Mohamed Adow: If we continue at our current emissions levels we will have used up the remaining carbon budget within about 25 years. Which means if we are serious about the two degrees objective we need to engage with the carbon budget approach so that we are in line with what science says is required. We’re in a situation now where the less well off developing countries are actually leading the world towards curbing climate change and the developed world. Canada, Australia and Japan are breaking their climate promises. These countries are cowed by the dirty energy industries. They are setting the world on a race to the bottom. We must stop them.
We need to be able to protect the planet for current and future generations. We need to protect our food production systems that are threatened by climate change. We need to protect people in the Philippines and other countries who are already feeling first and worst the impacts of climate change. We need to shift the world from the dirty energy pathway we are on to a clean and sustainable pathway. If we are serious about climate change – and I believe we are – it’s time we actually rose to the challenge. Let Typhoon Haiyan be a wake up call for the world to act in a way that is ambitious and also fair.
PE: In sharing the effort both to reduce emissions and to fund developing countries to develop cleanly and adapt to climate change, what principles are you using? My understanding is that the principles are actually coming out of language that is in the original Framework Convention of 1992 that everyone is signed up to.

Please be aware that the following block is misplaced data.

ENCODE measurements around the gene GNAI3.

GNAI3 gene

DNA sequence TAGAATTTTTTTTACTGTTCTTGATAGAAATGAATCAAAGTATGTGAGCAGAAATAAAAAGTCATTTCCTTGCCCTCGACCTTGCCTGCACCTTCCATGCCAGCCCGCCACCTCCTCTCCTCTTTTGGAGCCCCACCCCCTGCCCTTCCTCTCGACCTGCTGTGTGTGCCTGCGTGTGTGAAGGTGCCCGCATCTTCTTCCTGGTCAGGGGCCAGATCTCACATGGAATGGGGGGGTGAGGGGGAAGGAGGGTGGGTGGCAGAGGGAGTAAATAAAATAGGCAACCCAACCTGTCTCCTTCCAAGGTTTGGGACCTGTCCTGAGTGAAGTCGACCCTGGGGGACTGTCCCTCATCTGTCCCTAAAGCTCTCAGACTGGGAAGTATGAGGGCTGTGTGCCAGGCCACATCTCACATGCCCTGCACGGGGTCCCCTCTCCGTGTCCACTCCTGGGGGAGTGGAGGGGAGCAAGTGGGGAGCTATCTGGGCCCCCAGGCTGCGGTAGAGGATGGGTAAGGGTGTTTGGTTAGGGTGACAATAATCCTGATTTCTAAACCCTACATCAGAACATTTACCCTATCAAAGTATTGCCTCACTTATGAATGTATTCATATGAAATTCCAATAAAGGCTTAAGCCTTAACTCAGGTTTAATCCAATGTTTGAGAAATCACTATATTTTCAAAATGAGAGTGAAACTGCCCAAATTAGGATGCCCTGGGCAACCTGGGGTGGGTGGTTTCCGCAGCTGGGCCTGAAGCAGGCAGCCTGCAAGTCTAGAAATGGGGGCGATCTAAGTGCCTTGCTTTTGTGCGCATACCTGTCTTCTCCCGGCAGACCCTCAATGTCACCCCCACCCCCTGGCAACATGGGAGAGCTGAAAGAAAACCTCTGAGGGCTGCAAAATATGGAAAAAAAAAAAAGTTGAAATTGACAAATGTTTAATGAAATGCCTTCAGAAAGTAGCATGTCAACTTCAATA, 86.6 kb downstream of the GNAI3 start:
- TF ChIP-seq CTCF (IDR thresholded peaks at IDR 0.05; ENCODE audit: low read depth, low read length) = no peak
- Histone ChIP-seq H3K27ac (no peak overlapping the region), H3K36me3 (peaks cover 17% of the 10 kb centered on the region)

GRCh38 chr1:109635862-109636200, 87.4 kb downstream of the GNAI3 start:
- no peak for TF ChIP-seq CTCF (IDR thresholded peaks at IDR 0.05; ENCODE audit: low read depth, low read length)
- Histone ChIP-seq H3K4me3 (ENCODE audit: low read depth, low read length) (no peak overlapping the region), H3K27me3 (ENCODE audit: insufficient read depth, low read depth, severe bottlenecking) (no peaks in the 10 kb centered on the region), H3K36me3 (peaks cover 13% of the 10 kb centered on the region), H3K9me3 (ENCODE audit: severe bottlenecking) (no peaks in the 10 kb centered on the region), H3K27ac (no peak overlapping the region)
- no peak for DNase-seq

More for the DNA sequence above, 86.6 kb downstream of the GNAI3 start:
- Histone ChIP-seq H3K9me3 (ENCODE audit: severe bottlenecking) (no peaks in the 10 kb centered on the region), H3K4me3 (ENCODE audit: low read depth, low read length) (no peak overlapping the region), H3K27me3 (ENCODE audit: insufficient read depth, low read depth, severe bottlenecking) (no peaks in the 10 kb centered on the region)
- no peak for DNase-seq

MA: That’s right. In 1992, countries agreed to co-operatively prevent dangerous climate change, to be able to adapt naturally to climate change and ensure food production is not threatened and the world economy can progress in a sustainable manner. The core principles in the Convention the adequacy principle which requires countries to undertake emissions reductions to avoid dangerous climate change and to provide effective adaptation to the poorest and most vulnerable countries.
The second important principle in the Convention is the idea of the right to sustainable development. This explicitly focuses on safeguarding the sustainable development rights of the poorest countries who aspire to attain a decent standard of living. For those countries we are required to help them move to low carbon development through finance and clean technology provided by those countries with the most historical responsibility and greater [financial] capacity.
PE: Using these principles you’ve been able to quantify the amount of effort each country should make. How do your results differ from what’s currently on the table?